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Developer(s)Institute for Intelligent Systems
TypeIntelligent tutoring system and Educational software

AutoTutor is an intelligent tutoring system developed by researchers at the Institute for Intelligent Systems at the University of Memphis, including Arthur C. Graesser that helps students learn Newtonian physics, computer literacy, and critical thinking topics through tutorial dialogue in natural language.[1][2][3] AutoTutor differs from other popular intelligent tutoring systems such as the Cognitive Tutor, in that it focuses on natural language dialog. This means that the tutoring occurs in the form of an ongoing conversation, with human input presented using either voice or free text input. To handle this input, AutoTutor uses computational linguistics algorithms including latent semantic analysis, regular expression matching, and speech act classifiers. These complementary techniques focus on the general meaning of the input, precise phrasing or keywords, and functional purpose of the expression, respectively. In addition to natural language input, AutoTutor can also accept ad hoc events such as mouse clicks, learner emotions inferred from emotion sensors, and estimates of prior knowledge from a student model. Based on these inputs, the computer tutor (or tutors) determine when to reply and what speech acts to reply with. This process is driven by a "script" that includes a set of dialog-specific production rules.

AutoTutor simulates the discourse patterns of human tutors, based on analysis of human-to-human tutoring sessions and theoretically-grounded tutoring strategies based on cognitive learning principles.[4] It presents a series of challenging open-ended questions that require verbal explanations and reasoning in an answer. It engages in a collaborative, mixed initiative dialog while constructing the answer, a process that typically takes approximately 100 conversational turns. AutoTutor speaks the content of its turns through an animated conversational agent with a speech engine, some facial expressions, and rudimentary gestures. For some topics, there are graphical displays, animations of causal mechanisms, or interactive simulation environments. AutoTutor tracks the cognitive states of the learner by analyzing the content of the dialogue history. AutoTutor dynamically selects the words and statements in each conversational turn in a fashion that is sensitive to what the learner knows. Recent versions of the AutoTutor system also adapt to the learner's emotional states in addition to their cognitive states.[5]

AutoTutor has shown learning gains, particularly on deep reasoning questions, in over a dozen experiments on college students for topics in introductory computer literacy[6] and conceptual physics.[7] Tests of AutoTutor have produced effect sizes with a mean of 0.8 (range of 0.4 to 1.5), depending on the learning measure, the comparison condition, the subject matter, and version of AutoTutor. For comparison, an effect size of 1.0 would be roughly equivalent to a full letter grade. However, the time and cost of authoring content is significantly greater than non-interactive educational materials such as slide decks or traditional textbooks, which is a common problem for intelligent tutoring systems.[8] Methodologies to accelerate authoring of intelligent tutoring systems remain an active area in the field.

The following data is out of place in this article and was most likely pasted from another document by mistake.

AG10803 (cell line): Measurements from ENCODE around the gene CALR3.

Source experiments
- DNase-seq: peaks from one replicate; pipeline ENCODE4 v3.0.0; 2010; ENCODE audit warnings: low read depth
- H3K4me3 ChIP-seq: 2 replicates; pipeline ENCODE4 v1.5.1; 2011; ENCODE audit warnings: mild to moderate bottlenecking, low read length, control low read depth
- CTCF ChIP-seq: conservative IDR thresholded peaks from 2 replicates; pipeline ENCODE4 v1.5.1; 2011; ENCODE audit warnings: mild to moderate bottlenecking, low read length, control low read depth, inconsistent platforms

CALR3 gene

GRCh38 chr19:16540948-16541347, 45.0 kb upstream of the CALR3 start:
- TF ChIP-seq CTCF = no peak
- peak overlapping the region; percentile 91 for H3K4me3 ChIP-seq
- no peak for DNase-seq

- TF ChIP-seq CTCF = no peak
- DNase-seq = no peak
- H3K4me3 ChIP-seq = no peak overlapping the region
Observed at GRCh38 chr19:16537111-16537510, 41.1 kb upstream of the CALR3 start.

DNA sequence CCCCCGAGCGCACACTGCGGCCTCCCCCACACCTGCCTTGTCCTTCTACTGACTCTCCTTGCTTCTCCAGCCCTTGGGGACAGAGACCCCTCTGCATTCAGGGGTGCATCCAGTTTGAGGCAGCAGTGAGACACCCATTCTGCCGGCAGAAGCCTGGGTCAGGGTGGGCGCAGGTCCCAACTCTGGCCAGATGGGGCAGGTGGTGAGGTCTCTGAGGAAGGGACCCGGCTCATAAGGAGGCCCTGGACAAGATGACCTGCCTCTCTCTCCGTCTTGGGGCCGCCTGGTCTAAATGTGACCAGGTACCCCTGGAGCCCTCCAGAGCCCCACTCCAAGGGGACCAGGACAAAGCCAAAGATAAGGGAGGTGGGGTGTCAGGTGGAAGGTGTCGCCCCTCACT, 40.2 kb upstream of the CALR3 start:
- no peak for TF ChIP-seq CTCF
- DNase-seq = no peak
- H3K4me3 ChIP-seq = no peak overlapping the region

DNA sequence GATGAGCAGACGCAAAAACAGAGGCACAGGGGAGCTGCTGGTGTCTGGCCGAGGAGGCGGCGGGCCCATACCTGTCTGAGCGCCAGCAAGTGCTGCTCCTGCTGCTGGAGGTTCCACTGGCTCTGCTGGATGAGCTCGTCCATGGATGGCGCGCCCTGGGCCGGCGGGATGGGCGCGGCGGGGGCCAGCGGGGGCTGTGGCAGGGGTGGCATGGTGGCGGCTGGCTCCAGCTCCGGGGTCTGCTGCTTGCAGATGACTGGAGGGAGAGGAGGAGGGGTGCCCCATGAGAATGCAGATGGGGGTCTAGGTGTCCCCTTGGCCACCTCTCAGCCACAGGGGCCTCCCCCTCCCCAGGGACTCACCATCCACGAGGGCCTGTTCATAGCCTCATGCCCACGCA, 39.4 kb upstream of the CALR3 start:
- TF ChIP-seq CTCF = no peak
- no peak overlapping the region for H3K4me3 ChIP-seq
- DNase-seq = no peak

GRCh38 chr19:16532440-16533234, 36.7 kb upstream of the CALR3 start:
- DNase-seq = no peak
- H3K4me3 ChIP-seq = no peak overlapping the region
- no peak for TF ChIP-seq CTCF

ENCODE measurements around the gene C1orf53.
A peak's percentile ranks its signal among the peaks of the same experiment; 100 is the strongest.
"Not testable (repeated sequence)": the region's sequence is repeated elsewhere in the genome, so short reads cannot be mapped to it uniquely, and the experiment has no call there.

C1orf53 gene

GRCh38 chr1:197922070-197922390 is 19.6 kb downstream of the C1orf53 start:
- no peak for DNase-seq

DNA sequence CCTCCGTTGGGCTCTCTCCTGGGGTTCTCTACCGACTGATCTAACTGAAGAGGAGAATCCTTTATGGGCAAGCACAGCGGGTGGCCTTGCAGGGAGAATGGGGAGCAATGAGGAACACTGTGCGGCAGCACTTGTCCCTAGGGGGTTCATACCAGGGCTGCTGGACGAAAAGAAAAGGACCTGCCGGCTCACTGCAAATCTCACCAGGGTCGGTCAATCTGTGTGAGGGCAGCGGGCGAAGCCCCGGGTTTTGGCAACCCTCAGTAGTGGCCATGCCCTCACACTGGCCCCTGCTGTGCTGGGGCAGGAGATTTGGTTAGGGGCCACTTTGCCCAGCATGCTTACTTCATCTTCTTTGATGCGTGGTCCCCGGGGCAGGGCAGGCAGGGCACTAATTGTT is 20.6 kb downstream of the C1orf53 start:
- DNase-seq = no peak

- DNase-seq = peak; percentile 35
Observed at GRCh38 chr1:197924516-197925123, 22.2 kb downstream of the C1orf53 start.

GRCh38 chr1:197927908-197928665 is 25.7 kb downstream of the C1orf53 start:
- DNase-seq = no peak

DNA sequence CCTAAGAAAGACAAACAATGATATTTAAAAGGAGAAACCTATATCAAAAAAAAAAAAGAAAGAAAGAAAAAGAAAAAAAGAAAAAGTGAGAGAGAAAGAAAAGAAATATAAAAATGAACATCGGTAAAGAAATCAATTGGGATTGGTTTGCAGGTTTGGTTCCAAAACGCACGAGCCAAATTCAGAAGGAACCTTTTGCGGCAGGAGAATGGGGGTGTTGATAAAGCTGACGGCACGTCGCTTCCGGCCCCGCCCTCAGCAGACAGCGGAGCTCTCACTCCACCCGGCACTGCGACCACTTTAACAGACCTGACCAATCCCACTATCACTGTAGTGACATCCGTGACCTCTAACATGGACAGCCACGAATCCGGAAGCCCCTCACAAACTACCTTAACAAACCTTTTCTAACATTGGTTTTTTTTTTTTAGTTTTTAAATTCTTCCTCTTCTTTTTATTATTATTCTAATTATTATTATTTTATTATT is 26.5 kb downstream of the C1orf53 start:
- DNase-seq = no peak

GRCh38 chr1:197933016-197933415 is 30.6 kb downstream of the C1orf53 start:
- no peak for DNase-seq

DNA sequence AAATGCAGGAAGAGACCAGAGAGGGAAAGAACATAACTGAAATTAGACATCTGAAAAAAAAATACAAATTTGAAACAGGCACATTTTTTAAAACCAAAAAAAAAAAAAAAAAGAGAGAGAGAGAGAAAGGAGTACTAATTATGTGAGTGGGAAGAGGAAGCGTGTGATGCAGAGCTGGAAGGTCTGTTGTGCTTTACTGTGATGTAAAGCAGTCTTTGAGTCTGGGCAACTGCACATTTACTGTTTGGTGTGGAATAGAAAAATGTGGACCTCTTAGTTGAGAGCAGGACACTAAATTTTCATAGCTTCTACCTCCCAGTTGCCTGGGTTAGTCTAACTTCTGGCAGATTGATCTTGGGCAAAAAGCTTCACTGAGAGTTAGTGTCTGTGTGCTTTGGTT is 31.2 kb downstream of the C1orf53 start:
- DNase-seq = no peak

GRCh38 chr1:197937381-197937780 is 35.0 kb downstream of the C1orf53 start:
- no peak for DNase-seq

1. ^ Graesser, A.C., Chipman, P., Haynes, B.C., & Olney, A. (2005) AutoTutor: An intelligent tutoring system with mixed-initiative dialogue. IEEE Transactions on Education, 48, 612–618
  2. ^ Graesser, A.C., Person, N., Harter, D., & the Tutoring Research Group (2001) Teaching tactics and dialog in AutoTutor International Journal of Artificial Intelligence in Education, 12, 257–279.
  3. ^ Graesser, A.C., VanLehn, K., Rose, C., Jordan, P., & Harter, D. (2001). Intelligent tutoring systems with conversational dialogue. AI Magazine, 22, 39–51.
  4. ^ Graesser, A.C., Wiemer-Hastings, K., Wiemer-Hastings, P., Kreuz, R., & the Tutoring Research Group (1999). Auto Tutor: A simulation of a human tutor. Journal of Cognitive Systems Research, 1, 35–51.
  5. ^ D'Mello, S. K., Craig, S. D., Gholson, B., Franklin, S., Picard, R.,& Graesser, A. C. (2005). Integrating affect sensors in an intelligent tutoring system. In Affective Interactions: The Computer in the Affective Loop Workshop at 2005 International conference on Intelligent User Interfaces (pp.7-13) New York: AMC Press
  6. ^ Graesser, A.C., Lu, S., Jackson, G.T., Mitchell, H., Ventura, M., Olney, A., & Louwerse, M.M. (2004). AutoTutor: A tutor with dialogue in natural language. Behavior Research Methods, Instruments, and Computers, 36, 180-193.
  7. ^ VanLehn, K., Graesser, A.C., Jackson, G.T., Jordan, P., Olney, A., & Rose, C.P. (2007). When are tutorial dialogues more effective than reading? Cognitive Science, 31, 3-62
  8. ^ Aleven, V., Sewall, J., McLaren, B. M., & Koedinger, K. R. (2006). Rapid authoring of intelligent tutors for real-world and experimental use. In Kinshuk, R. Koper, P. Kommers, P. Kirschner, D. G. Sampson, & W. Didderen (Eds.), Proceedings of the 6th IEEE International Conference on Advanced Learning Technologies (ICALT 2006), (pp. 847-851)

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